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More about the Tithe Map and Apportionment

Origins of the Tithe custom ] Types of Tithe ] The Tithe Commutation Act of 1836 ] The Tithe Surveys ] The Tithe Map and Apportionment ] The Tithe Map and Apportionment (Continued) ] [ More about the Tithe Map and Apportionment ] The Tithe Survey of Swansea ] The Tithe Survey of Swansea (Continued) ] Swansea in 1838 ] More about Swansea in 1838 ] Tithe Plan Parcel Numbers (1 to 48) ]

In practice, some features as portrayed on the map can be rather confusing, particularly the relationship of field boundaries and the layout of fields and tracks. If in doubt the reader should always refer to the relevant Ordnance Survey 1:2500 map, which although of a later date will often help to confirm the presence or shape of a feature. The apportionment is a roll of parchment sheets which are quite large (approximately twenty-one inches by eighteen inches). Some readers may have come across them in a microfilm form from which a reduced copy will fit nicely onto A3 size paper. The apportionment forms were all printed in London by the same firm so that a standard of uniformity is maintained throughout all of the surveys (perhaps as many as two hundred and seventy thousand sheets!) dealing with England and Wales.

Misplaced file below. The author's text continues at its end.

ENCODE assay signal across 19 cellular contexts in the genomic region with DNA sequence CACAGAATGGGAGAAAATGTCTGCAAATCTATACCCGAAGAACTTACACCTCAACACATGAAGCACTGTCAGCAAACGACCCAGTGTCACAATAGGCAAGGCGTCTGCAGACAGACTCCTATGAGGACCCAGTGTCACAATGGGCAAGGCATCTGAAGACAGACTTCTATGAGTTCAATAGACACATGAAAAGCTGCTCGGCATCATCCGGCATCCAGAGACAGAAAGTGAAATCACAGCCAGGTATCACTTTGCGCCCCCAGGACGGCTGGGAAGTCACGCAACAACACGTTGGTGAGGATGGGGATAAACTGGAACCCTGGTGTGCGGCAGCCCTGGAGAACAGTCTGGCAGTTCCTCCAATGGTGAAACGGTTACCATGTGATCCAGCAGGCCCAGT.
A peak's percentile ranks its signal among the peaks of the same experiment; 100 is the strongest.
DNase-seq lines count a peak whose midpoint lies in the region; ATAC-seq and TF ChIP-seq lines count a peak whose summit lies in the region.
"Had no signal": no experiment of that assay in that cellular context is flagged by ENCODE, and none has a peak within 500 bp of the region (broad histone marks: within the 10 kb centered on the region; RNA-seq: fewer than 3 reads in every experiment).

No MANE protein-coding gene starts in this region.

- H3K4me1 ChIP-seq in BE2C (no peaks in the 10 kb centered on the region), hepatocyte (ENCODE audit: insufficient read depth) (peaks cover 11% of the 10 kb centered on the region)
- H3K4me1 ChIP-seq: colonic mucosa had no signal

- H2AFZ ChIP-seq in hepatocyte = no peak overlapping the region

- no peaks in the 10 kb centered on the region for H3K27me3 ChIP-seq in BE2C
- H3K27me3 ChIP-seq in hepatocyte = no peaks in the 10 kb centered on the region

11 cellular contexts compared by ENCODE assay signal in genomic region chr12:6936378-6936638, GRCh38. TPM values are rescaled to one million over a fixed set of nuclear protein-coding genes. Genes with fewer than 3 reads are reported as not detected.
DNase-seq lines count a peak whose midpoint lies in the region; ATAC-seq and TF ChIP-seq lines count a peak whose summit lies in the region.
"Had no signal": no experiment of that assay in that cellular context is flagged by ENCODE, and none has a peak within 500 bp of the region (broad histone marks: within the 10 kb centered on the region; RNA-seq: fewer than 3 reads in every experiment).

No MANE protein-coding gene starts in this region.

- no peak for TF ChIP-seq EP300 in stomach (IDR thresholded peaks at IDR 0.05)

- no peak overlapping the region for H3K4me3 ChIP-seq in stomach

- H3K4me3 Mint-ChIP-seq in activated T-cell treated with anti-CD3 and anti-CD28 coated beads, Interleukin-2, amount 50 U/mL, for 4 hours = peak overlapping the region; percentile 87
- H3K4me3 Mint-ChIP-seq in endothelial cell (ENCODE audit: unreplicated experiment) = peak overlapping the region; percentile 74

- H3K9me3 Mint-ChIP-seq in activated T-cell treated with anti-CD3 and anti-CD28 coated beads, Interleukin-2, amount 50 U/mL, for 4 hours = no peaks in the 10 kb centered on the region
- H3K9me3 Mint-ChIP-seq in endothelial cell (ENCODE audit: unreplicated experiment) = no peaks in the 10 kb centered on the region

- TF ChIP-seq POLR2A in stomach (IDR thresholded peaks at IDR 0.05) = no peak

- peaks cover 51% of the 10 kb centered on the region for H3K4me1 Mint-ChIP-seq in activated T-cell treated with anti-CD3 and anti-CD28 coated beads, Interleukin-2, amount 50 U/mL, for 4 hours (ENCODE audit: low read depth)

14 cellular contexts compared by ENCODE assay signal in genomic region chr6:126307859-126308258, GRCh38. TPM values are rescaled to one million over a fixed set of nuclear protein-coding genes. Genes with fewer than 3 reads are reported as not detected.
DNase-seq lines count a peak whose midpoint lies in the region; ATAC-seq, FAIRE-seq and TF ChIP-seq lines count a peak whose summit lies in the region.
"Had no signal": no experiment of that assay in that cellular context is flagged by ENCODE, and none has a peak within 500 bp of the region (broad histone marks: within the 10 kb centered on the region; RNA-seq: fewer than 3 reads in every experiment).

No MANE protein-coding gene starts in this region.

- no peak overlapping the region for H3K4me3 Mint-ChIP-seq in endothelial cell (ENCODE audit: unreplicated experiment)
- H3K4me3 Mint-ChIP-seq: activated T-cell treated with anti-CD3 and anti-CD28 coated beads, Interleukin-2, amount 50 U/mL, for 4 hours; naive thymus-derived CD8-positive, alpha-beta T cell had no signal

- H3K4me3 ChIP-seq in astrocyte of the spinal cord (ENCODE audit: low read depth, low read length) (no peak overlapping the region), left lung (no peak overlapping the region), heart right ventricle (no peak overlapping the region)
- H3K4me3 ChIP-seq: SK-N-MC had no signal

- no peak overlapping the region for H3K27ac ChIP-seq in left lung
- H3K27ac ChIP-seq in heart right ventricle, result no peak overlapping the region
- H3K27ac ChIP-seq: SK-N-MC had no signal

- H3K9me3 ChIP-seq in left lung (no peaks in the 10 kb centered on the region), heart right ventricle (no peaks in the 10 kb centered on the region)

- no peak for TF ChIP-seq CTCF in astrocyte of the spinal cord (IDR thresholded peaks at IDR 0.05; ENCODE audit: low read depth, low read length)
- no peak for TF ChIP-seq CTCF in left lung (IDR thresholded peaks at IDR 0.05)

The first section of the apportionment contains a statement of the articles of agreement; unless the award was imposed. The articles are always worth reading for they will usually contain some very useful information concerning the local circumstances. The Swansea agreement gives place name information which is not referred to on the tithe plans, nor indeed on subsequent Ordnance survey plans; perhaps the names fell out of use in the years 1830-1870. The schedule is the second part of the apportionment which lists the tithe parcels, owners and occupiers. This is by far the most important. As with the maps, the schedule is divided into two sections, one dealing with the rural area of the parish, and the second covering the town itself. The bulk of the interesting information is contained in the first section (pages 1 to 70 of the schedule) in which most parcel numbers are referred to by name giving a wealth of information on the geography of nineteenth-century Swansea. In total there are over three thousand tithable parcels of land in the Swansea schedule, illustrating the diligence, care and attention needed by the Commissioners, surveyors, and valuers in the execution of their duty. The value of an historical source is dependent in large part on its accessibility to the public. The Public Record Office at Kew and the National Library of Wales both have a considerable store of historical records relating to Swansea. however, the relative remoteness of these repositories can be a bar to their consultation. Happily, the tithe records can be easily consulted in microfilm form at Swansea Central Library and readers can also obtain copies of both the apportionment and maps.




The View for Sunday October 15 2000

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